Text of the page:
Tuesday, March 17, 2015

The New Age, March 11 1915

Hello all: I skipped an issue of The New Age because none of my favorite authors appeared in it, and a lot of it was saddening or offensive--but if you are looking for patronizing antifeminism from the time period, do take a gander at March 4 for the first installment of Maurice Rickett's "Women in a Guild Socialist State." Unfortunately many of the arguments are very familiar and still alive.

"It is no secret to the foreign Press that large forces of French and British troops have been landed on the Gallipoli peninsula, and that the Greek army is mobilising for a march on Constantinople as soon as the Dardanelles are forced... it will be seen that the attack on the Dardanelles is probably the happiest solution of the problem which could have been devised... There will be the minimum loss of
life; the minimum destruction of property" (S. Verdad, 500).

The battle of Gallipoli has begun. This issue of The New Age is an almost-unbelievable testament to British confidence at the beginning of the battle. Even Marmaduke Pickthall, the unabashedly pro-Turkish writer at The New Age, seems to have given up on the Turkish Empire, hoping instead that Turkey preserves an independent state ("The Fate of Turkey," 503).

For his part, the military adviser Romney (never a favorite of mine) takes a cheap shot at his co-contributor: "Before long, one may hope, the fall of Constantinople will have given Mr. Marmaduke Pickthall something to cry about" (501).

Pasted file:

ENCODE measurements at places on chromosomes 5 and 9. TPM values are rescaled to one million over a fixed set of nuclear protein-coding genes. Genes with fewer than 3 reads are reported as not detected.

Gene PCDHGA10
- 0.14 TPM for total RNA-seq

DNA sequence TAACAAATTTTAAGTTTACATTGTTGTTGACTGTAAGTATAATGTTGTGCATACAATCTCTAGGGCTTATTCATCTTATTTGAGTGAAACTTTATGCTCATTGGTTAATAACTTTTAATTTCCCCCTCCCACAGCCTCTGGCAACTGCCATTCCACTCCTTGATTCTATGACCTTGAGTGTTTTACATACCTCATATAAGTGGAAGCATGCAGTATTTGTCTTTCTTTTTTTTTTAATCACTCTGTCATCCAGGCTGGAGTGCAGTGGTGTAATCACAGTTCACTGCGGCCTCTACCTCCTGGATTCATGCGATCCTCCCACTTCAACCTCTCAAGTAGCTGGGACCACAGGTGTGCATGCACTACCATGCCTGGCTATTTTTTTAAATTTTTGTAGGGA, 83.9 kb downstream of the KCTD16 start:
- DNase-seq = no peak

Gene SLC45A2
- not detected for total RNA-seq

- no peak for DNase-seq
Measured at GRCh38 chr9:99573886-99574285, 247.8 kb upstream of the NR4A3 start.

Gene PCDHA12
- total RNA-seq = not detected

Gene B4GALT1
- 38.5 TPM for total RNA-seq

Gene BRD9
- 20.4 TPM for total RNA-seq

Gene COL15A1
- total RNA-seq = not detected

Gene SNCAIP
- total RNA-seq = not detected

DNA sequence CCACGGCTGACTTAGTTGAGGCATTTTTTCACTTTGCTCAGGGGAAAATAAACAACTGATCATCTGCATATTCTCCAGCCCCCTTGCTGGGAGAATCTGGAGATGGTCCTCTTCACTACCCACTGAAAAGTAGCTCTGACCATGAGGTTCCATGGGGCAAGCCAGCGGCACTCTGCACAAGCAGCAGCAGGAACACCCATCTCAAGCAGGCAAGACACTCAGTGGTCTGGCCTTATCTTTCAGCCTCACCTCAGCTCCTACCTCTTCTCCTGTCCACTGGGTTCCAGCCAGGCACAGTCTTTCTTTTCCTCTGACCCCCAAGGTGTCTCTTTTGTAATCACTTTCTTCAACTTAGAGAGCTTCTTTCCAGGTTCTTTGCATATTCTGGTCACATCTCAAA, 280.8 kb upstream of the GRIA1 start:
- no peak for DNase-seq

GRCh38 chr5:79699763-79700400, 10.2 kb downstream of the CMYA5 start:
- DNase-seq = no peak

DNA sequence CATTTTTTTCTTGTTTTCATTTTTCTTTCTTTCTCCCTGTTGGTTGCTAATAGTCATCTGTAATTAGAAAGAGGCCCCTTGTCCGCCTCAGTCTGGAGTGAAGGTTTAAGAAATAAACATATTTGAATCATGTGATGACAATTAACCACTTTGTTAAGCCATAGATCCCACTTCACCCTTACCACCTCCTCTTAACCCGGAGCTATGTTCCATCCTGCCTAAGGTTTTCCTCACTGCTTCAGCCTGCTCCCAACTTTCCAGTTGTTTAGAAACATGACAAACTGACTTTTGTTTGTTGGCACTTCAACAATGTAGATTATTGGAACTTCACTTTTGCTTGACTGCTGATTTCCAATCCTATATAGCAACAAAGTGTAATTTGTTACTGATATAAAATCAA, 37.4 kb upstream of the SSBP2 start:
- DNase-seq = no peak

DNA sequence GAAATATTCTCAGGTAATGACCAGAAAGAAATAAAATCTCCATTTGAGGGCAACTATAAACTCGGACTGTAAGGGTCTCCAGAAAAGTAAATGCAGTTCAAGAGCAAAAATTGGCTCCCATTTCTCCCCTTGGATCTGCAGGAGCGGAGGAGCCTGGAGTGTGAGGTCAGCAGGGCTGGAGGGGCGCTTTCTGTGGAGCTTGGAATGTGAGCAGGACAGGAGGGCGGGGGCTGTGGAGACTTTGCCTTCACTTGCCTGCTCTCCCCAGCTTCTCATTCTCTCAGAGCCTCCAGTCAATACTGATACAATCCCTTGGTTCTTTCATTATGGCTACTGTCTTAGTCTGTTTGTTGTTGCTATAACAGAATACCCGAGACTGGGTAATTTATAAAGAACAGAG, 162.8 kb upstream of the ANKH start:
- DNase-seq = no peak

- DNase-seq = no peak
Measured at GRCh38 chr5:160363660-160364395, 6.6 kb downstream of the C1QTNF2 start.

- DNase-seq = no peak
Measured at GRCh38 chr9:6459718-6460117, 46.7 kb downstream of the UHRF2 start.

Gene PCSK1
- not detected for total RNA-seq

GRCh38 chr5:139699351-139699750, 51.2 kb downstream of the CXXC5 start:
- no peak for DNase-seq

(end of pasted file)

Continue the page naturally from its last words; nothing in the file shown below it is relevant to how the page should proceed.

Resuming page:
Of course, they are all wrong. The campaign will last until next January, and fail, killing half a million people in the process.

Quick notes:

B. Hastings contributes another "Impression of Paris" as Alice Morning. The funniest moment comes when she is explaining that she's moved, rented out three rooms for herself, which is one too many. The extra room has become The Necropolis:  "If anyone coming over here would bring me a parcel or two from THE NEW AGE office, I would reward them with a cup of tea and a view of my third room, the Necropolis, where I put masterpieces of dead art, and volumes of vers libre and Imagism, and yesterday’s milk bottle" (507).

And, under the heading of art in the age of mechanical reproduction, R.H.C. (presumably Orage) ends his "Readers and Writers" column with the below. Oh, for a vorticism-producing machine! Something went off deep in my memory, sending me to Ann Ardis' Modernism and Cultural Conflict, where I found that she discusses this passage on pages 167-8.

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